Like Deadpool, I’m not overtly keen on this snarky form of parody. Rolling thunder deployment of camp violence, sex and swears bludgeons out any broad wit or subtle self-awareness in my opinion. The action often lacks even the basic pleasures that a bottom tier superhero movie might contain. I like Vaughn’s primary colour and chaotic brand of storytelling. He perfected it eventually with Kingsman, this feels a little half baked. It doesn’t help that Aaron Taylor-Johnson is such a weak presence. Nice to see him beaten up for most of the film. Moretz and Cage steal the show from him. Hit-Girl and Big Daddy… that’s the movie I wish I bought a ticket for. It is all diverting enough but on release and now 10 years down the line it is difficult to see what all the edgy over praise was about.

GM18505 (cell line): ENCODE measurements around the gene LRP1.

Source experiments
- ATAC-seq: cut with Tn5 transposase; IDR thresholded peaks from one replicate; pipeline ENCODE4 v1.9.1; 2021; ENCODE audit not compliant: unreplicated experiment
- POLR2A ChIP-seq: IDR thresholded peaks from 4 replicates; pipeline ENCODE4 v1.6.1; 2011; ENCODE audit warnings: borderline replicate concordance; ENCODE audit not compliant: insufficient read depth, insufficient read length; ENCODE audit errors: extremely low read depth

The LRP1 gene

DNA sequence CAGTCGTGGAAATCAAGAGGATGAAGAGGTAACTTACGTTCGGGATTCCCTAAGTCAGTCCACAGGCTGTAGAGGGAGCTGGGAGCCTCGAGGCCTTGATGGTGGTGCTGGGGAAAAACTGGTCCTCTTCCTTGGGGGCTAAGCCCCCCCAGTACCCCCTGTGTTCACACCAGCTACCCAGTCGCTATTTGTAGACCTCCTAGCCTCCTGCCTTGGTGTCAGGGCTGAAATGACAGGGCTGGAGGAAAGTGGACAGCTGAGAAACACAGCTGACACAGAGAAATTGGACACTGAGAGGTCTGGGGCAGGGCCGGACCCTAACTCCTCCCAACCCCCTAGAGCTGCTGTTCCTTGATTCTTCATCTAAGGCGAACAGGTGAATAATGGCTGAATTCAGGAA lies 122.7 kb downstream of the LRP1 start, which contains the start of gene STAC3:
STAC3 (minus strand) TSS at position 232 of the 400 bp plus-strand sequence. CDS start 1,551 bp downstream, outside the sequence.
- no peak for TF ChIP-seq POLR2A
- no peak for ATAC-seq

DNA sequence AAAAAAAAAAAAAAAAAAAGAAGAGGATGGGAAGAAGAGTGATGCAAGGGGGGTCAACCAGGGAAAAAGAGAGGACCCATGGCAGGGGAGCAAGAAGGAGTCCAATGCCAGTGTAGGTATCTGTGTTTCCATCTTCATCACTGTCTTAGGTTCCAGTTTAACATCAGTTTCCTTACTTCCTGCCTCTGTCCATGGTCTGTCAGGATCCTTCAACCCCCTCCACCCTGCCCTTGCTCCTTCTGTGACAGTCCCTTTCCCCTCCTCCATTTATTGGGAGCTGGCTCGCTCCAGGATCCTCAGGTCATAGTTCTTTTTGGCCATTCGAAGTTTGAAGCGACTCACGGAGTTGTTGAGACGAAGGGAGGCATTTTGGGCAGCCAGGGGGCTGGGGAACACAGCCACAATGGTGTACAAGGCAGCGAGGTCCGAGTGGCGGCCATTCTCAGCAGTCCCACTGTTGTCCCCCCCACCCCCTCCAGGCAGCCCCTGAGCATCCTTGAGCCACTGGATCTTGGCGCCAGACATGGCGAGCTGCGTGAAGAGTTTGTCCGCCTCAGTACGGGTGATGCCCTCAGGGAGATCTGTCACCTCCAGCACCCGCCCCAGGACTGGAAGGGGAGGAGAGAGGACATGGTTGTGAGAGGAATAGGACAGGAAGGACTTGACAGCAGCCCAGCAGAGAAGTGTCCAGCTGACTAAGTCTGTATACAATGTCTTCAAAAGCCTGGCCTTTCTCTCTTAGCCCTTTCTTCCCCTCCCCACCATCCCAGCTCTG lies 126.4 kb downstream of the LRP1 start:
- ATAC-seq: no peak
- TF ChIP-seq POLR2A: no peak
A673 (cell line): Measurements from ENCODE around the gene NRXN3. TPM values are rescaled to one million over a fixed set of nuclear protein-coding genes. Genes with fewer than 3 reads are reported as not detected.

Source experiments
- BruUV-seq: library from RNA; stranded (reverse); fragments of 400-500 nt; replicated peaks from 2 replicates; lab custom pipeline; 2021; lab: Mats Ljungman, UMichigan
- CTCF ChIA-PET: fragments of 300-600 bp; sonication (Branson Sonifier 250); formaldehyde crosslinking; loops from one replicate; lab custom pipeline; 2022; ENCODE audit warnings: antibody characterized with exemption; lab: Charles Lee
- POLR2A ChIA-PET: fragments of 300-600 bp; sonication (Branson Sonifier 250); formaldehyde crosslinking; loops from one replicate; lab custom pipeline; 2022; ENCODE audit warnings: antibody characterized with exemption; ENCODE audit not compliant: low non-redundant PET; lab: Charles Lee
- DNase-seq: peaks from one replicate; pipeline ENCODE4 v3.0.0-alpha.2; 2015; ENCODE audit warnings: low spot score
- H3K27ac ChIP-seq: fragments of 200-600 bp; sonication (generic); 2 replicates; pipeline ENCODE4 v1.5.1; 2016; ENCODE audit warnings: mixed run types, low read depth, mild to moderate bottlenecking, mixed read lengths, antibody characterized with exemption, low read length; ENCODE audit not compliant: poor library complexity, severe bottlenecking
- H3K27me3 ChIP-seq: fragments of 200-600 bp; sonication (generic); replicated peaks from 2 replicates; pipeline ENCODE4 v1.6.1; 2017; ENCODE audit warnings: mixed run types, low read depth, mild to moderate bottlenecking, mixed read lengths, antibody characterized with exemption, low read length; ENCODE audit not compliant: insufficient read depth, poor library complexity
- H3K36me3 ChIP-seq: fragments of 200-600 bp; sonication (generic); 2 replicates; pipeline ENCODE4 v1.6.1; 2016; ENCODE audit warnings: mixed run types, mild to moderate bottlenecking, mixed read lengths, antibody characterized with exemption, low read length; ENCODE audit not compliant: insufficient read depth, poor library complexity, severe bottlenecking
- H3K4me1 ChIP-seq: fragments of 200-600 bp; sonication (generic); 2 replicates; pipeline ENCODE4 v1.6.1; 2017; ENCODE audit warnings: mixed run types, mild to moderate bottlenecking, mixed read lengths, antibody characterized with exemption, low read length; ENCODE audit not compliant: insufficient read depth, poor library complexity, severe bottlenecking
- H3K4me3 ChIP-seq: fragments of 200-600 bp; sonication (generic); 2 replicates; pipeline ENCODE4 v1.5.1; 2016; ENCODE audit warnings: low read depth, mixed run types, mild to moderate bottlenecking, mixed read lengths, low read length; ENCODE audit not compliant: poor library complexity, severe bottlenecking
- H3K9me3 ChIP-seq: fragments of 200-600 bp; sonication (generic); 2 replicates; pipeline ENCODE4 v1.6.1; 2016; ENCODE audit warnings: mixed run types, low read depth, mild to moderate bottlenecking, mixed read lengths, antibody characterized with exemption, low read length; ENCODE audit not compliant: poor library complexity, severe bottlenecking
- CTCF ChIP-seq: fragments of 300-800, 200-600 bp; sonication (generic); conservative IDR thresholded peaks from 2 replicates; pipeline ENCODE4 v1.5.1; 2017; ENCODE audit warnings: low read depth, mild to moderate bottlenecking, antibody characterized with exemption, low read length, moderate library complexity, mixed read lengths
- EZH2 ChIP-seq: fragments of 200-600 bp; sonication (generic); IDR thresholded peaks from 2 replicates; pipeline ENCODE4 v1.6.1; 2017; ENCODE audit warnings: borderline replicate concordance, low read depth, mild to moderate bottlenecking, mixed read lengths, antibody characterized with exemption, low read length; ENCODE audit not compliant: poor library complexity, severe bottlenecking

Movie of the Week: The Irishman / I Heard You Paint Houses (2019)

Martin Scorsese directs Robert De Niro, Joe Pesci and Al Pacino in this true crime life story of Frank Sheeran; demobbed truck driver, Mafia hitman, friend of Jimmy Hoffa and keeper of secrets.